BLOG — saponification
Shea Butter and your hair
We just wanted to take some time to talk about Shea Butter. We love it! It’s one of our key ingredients in all of our Solibars because it is this amazing little miracle for your scalp and hair.
Let's get down and dirty with Alkanet Root
It’s time we got down and dirty to chat about Alkanet Root. It’s an incredible super ingredient that doesn’t get enough love. So we thought it was the perfect time to shed some light on this dark bark.
How to prepare your hair for the transition to natural haircare 🌿
You’ve finally made the choice to go natural with your haircare but you’re still unsure what this will mean for you. So we thought we’d pull together all of the information we have on making the transition to natural haircare.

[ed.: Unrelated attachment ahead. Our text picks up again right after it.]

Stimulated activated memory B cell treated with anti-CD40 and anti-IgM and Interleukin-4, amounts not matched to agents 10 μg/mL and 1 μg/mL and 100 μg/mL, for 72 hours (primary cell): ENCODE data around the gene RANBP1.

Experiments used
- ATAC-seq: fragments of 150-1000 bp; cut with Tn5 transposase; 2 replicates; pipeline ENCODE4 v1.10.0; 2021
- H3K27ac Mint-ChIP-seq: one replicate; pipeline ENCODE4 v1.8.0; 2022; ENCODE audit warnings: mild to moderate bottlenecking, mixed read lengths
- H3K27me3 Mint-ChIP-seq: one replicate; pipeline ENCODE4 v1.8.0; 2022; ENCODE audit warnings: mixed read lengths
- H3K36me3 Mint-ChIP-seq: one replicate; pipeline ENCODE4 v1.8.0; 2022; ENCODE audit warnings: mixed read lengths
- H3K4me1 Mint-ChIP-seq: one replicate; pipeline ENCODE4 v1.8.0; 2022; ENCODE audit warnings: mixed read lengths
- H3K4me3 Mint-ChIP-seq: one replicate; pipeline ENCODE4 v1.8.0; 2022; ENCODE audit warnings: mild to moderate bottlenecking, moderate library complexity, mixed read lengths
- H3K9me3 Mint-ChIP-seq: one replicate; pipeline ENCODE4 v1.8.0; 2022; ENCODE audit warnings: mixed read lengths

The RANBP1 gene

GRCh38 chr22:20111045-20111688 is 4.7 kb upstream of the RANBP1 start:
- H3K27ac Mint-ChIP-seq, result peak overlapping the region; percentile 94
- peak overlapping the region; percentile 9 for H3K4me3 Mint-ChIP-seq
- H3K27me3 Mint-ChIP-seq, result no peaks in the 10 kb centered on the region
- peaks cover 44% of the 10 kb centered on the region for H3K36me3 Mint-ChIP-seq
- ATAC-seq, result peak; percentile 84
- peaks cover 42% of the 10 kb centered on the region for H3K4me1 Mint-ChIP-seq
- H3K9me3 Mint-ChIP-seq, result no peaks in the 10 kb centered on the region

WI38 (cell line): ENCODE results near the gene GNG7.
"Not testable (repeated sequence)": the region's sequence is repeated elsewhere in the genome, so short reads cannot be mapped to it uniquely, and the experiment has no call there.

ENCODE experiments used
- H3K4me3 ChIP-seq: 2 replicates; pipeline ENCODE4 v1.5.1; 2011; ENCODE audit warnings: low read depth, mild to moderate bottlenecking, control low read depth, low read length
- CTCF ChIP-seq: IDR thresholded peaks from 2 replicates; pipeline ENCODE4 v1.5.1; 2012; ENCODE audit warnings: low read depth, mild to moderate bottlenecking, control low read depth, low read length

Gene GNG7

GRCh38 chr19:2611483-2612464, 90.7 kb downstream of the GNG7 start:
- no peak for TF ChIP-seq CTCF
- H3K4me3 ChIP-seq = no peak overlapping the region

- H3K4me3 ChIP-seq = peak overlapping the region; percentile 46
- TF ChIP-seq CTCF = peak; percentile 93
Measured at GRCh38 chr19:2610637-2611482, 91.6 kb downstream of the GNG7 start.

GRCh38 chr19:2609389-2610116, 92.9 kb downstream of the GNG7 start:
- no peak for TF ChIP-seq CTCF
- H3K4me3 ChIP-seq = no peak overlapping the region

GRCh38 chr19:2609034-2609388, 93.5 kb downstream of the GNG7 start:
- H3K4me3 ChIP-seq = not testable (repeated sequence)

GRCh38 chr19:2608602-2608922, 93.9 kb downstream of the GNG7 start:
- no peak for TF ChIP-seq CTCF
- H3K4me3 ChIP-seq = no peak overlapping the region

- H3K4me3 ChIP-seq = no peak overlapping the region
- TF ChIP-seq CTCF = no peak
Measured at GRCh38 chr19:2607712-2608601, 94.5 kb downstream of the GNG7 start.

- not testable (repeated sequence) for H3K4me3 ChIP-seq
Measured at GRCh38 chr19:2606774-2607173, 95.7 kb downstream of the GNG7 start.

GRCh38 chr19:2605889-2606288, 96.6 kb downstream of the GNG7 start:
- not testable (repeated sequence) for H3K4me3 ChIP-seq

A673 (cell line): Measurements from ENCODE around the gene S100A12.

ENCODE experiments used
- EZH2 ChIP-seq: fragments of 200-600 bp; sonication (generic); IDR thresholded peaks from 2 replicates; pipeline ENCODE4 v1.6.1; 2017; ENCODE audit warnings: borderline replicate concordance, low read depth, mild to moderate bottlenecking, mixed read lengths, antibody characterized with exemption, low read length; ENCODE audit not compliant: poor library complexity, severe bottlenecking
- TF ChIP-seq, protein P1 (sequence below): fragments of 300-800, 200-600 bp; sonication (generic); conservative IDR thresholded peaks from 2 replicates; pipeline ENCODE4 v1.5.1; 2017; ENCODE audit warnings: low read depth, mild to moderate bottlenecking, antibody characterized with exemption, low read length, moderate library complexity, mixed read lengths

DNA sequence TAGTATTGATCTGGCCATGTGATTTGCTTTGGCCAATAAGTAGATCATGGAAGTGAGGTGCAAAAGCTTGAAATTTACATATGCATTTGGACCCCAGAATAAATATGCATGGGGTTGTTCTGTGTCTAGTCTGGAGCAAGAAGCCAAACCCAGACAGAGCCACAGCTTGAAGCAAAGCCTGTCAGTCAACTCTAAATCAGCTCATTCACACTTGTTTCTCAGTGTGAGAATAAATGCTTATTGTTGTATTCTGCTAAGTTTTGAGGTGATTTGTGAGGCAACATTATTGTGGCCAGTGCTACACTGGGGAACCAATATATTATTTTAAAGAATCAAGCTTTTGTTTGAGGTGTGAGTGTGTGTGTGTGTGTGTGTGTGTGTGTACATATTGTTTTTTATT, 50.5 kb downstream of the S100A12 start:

Why using a pH balanced shampoo isn't always a good thing...
In the shampoo and soap world, there is a lot of talk about pH. But most commonly bars and liquids are referred to as being pH balanced. And what exactly does this mean? To be pH neutral a product must be sitting smack bang the middle of the pH scale which is approximately 7. It means simply that the product is not too alkaline or not too acidic. Water sits at 7 with milk as a 6 and egg as an 8. More and more we’re seeing products being marketed as pH balanced and this supposed to be a good...
What does 'saponification' mean in natural shampoo bar making?
In short, saponification is defined by Merriam-Webster as ‘the act, process, or result of making soap: conversion into soap’. In order to achieve a solid bar of soap, you will need to mix fats and oils with a sodium or potassium hydroxide.
The other incredibly important thing to consider is that shampoo/soap bars that do not contain sodium hydroxide/caustic soda/lye are not natural. These are what are referred to as syndet bars, we’ve written extensively about the difference between natural and syndet bars here. Moreover, the word syndet is derived from the words synthetic and detergent.